Andrew Laming
Andrew Laming (Image: AAP/Lukas Coch)

Andrew Laming has been effectively deselected by his local party — but he will still leave Parliament as a winner.

Under Parliament’s so-called “resettlement allowance” arrangements, Laming is now in line for a golden goodbye worth $105,625 — six months of his base salary — when he is replaced as the member for Bowman at the next election.

Laming initially said he wouldn’t stand for reelection but seems to have had a sudden change of mind, forcing his local party to block him from the preselection process. He will have known, as all MPs do, that resettlement payments are only available to members who “involuntarily” lose their seat, either through party deselection or defeat at the ballot box. Retiring from Parliament gracefully gets you nothing.

Maybe Laming’s change of heart was about the money. Maybe it wasn’t. Either way, Laming had 105,625 reasons to force his party to deselect him instead of merely walking away. It is what economists call a perverse incentive, and it is perverse indeed.

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The law says MPs deselected for “misconduct” are not eligible for resettlement payouts, but nobody is ever blocked from receiving them because the term misconduct is not defined in the legislation, and Parliament never got around to implementing a code of conduct for MPs.

It’s happened before, with no shame

Even disgraced MP Craig Thomson managed to bag himself a hefty resettlement payment when he left Canberra in 2013, despite facing serious charges of criminal fraud and theft at the time. It was alleged that, as national secretary of the Health Services Union (HSU) between 2002 and 2007, Thomson stole thousands of dollars of union funds to pay for sex services, fine dining and other personal spending, as well as misusing HSU cash to help him win his seat in Parliament.

(He was convicted in 2014 of 65 fraud and theft offences, though most were later quashed on appeal. He ended up with a fine of $25,000.)

Labor dropped him like a hot rock when the allegations became public, but Thomson made sure he got a big payout. He simply stood as a no-hoper independent, lost handsomely, then picked up his $95,275 resettlement payout after the ballots were counted ($27 for each of the 3444 votes cast in his name). Even if he were deemed to have been deselected by Labor for misconduct, his unsuccessful reelection bid sealed the cash beyond doubt.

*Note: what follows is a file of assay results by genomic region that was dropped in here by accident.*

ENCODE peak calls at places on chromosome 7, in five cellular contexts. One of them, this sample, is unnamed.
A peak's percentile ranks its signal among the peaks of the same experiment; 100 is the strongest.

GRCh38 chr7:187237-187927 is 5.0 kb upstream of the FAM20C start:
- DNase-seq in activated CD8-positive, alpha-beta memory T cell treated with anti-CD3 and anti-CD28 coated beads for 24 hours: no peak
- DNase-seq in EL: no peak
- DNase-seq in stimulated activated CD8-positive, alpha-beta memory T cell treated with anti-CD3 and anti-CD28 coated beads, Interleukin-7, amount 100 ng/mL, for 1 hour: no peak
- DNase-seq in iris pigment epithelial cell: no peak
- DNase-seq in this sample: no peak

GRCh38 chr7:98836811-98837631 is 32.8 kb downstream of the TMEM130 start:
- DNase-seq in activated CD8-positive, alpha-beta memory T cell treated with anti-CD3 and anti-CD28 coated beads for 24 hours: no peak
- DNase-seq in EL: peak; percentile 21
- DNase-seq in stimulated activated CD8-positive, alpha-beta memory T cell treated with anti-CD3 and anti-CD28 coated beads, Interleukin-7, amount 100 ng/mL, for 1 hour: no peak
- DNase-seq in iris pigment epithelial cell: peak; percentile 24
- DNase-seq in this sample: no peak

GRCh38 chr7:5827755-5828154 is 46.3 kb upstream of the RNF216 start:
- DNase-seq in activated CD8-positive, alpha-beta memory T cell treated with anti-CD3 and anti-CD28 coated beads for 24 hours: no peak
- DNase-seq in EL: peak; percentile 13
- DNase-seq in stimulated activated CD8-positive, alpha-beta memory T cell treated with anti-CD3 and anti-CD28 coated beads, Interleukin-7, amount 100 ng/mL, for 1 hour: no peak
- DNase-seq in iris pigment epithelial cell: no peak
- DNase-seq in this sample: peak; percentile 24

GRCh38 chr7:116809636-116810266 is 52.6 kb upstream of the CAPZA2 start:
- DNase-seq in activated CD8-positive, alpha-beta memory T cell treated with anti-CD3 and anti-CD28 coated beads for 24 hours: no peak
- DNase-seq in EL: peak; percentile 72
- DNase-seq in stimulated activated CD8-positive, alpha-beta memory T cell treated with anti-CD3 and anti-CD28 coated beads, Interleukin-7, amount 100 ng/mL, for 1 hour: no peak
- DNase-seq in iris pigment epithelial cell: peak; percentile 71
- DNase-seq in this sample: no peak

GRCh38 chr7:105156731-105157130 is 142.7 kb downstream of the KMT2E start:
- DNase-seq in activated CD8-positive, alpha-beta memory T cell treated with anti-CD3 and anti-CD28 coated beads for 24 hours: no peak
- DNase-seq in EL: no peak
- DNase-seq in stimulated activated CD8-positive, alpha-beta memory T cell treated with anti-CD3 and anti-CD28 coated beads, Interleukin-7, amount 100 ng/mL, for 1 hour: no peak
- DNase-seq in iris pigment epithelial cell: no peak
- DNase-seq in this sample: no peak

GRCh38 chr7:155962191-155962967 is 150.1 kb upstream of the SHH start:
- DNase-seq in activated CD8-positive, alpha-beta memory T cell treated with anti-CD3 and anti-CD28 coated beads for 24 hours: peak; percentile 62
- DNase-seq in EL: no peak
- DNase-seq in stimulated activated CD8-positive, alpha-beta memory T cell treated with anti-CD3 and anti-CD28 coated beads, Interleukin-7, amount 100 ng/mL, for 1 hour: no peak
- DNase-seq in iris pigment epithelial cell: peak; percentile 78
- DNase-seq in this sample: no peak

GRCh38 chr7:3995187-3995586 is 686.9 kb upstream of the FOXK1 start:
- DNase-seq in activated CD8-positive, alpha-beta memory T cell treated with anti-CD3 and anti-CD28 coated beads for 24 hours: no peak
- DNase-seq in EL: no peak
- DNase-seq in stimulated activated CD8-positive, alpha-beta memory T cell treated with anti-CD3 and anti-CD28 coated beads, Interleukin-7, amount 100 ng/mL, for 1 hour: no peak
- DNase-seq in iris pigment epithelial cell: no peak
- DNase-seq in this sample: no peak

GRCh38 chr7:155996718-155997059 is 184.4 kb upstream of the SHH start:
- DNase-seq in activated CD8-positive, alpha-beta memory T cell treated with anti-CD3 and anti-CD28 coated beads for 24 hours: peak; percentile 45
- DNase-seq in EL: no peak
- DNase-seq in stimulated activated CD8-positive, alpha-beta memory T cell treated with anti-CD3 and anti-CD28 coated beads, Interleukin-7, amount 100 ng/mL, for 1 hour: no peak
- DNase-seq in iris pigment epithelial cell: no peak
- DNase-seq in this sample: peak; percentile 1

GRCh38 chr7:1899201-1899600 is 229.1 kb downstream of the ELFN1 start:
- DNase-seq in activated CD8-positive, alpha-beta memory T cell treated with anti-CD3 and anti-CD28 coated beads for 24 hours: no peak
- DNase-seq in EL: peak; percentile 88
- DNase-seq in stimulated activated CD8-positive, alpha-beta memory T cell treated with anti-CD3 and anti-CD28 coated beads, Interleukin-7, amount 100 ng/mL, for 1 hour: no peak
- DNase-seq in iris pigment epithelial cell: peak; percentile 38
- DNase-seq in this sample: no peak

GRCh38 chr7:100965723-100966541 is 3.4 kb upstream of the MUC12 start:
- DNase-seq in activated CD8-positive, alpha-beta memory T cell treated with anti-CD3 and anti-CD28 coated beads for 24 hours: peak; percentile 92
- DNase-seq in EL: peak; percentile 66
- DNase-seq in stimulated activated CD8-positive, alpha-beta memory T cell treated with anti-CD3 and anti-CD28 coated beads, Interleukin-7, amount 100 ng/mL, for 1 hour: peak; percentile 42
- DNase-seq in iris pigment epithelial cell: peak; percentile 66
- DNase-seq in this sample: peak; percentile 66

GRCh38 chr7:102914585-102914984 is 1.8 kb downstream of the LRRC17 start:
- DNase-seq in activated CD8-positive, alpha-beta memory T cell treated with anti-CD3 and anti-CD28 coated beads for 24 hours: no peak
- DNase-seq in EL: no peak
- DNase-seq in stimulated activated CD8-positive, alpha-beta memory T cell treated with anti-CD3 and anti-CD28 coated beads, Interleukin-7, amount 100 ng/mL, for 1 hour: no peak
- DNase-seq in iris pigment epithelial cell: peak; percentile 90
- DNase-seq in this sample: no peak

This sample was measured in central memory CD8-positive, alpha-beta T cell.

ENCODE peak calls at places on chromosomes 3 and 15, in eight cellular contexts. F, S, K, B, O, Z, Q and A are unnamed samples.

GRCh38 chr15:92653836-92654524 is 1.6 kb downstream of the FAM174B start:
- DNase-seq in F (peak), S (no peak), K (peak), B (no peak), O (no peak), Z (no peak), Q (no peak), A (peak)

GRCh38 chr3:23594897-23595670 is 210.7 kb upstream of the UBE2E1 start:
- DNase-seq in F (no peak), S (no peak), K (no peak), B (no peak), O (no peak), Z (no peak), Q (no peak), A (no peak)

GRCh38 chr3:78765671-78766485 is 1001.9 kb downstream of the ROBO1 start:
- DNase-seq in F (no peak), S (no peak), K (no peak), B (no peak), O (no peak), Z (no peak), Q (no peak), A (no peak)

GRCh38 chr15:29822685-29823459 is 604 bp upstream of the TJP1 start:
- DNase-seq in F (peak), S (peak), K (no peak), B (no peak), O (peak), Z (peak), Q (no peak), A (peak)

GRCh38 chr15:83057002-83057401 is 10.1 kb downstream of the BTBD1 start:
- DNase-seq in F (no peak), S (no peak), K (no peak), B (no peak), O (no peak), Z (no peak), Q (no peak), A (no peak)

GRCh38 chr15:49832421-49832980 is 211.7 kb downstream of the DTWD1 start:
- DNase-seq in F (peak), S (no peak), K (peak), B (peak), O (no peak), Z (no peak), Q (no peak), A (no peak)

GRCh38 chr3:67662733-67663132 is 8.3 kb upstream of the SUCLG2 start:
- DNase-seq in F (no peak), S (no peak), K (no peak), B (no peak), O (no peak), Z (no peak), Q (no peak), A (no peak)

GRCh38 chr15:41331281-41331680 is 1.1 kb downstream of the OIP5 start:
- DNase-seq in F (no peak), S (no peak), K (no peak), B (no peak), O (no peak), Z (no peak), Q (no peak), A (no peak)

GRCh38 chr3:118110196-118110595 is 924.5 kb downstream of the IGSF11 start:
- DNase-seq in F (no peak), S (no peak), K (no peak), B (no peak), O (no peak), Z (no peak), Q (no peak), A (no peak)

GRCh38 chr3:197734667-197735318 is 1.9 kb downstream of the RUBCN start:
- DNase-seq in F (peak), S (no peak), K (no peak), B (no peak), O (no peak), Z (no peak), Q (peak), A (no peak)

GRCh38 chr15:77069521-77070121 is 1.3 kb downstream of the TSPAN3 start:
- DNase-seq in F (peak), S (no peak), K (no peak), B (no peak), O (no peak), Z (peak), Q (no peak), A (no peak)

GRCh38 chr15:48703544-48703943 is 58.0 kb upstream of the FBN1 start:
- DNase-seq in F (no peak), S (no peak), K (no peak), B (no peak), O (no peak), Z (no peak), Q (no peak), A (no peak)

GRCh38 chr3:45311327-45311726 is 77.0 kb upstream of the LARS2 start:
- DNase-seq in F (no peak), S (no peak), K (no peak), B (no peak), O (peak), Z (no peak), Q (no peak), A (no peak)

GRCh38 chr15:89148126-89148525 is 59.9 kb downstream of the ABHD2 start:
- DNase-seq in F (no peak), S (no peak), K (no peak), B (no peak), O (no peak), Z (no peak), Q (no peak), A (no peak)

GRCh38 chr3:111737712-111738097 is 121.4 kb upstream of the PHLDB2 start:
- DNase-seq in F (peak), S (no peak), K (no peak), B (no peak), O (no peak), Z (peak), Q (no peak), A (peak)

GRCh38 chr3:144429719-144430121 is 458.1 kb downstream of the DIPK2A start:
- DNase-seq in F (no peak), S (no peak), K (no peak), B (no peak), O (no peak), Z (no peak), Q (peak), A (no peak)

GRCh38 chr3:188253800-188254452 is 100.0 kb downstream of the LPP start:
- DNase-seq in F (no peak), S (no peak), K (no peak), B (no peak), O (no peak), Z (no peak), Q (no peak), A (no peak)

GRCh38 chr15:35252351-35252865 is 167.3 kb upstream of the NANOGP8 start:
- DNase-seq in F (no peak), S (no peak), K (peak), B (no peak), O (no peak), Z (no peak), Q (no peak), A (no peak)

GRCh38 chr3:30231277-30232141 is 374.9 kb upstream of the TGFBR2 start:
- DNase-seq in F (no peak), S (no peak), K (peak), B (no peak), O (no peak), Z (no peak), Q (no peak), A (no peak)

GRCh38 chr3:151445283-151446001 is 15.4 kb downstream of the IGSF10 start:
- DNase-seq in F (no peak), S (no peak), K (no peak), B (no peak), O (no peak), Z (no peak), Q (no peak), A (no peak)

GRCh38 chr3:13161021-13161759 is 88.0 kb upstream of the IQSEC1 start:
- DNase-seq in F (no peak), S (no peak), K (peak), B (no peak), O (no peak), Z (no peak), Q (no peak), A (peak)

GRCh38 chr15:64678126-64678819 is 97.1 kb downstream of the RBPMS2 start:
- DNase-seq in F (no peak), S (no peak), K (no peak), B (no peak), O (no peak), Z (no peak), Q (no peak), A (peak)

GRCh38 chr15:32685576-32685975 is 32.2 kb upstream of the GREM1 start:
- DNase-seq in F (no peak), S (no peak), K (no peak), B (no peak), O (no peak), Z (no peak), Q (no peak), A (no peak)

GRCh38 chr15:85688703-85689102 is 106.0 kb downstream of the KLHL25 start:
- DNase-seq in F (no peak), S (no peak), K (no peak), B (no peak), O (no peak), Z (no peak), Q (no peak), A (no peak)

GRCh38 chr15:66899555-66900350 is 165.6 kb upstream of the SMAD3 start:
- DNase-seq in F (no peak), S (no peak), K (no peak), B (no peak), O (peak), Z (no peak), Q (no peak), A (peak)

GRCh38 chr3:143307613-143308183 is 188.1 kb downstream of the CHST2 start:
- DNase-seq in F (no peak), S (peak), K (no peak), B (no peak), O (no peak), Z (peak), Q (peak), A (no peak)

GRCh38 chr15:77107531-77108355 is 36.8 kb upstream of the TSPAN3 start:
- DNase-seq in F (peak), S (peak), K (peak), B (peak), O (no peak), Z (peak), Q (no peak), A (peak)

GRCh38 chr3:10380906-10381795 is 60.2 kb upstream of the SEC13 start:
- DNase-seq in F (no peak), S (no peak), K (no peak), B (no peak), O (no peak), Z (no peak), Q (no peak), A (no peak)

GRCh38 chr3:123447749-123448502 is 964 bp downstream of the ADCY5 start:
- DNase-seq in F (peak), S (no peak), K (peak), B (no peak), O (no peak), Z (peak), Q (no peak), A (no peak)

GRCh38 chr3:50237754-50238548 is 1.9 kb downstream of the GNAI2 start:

Court papers put forward by Thomson’s lawyer before polling day made it abundantly clear Thomson knew exactly what he was doing.

“If the respondent does not recontest his seat, he will receive no payment when he ceases to hold office,” an affidavit filed on behalf of Thomson stated. “If he does contest his seat and is defeated, he will receive $95,275 before tax according to law after the election is declared.”

He played the game and secured himself a big money prize. It would be surprising if other MPs leaving Parliament did not make similar calculations.

Allowances cost taxpayers dearly

At least 20 MPs and senators are likely to have been paid a resettlement allowance after the 2019 election, which The Australian has estimated would have cost taxpayers somewhere around $1.3 million.

We can only speculate on the exact numbers, however, because House of Representatives officials refuse to provide official figures on the payouts. Australian taxpayers aren’t allowed to know these things.

Prime Minister Scott Morrison has previously defended the payments as being similar to redundancies for private-sector workers.

“These are arrangements that were put in place some time ago, and I’m sure when anyone leaves a job not of their own choosing, there are arrangements in place for people to do that,” Morrison told reporters in 2019. “All I’m saying is these ­arrangements exist in the private sector and public sector, and they don’t discriminate whether you’re a politician or you’re a journalist.”

Yet the value of MPs’ resettlement payouts are well above statutory redundancy awards and few Australians get a six-month salary cushion when they lose their job.

The Fair Work Act specifies that employees losing their job after two to three years (the equivalent of one term in the House of Representatives) are entitled to six weeks’ pay, while those working in the same job for more than 10 years, like Laming, get 12 weeks’ pay as statutory. Few Australians enjoy six-figure redundancy payouts.

Life and trials of an MP

There is merit in having some kind of parachute payment for parliamentarians who suddenly lose their seat, given MPs are effectively contracted only until the day of the next election and cannot feasibly apply for other jobs until the results come in.

But it is surely difficult for parliamentarians to credibly argue their payouts should be higher than the Commonwealth redundancy rates they set for other Australians. Six weeks’ base salary, or $24,375, would be more than adequate compensation for an MP who loses his or her seat after just one term.

Andrew Laming and other MPs who are deselected well before an election should arguably be disallowed from collecting any resettlement money when they leave Parliament, given they have ample time to seek out new employment before the end of their term. Finding a new income stream outside Canberra should be their responsibility, not ours. Or, as Scott Morrison put it when talking about welfare recipients, “job seekers on taxpayer support have no excuse to refuse opportunities”.

MPs have every right to put themselves forward for reelection to Parliament, Andrew Laming included. But such an important decision should not be coloured by a six-figure sweetener — and Andrew Laming should not be allowed to leave Parliament as a winner.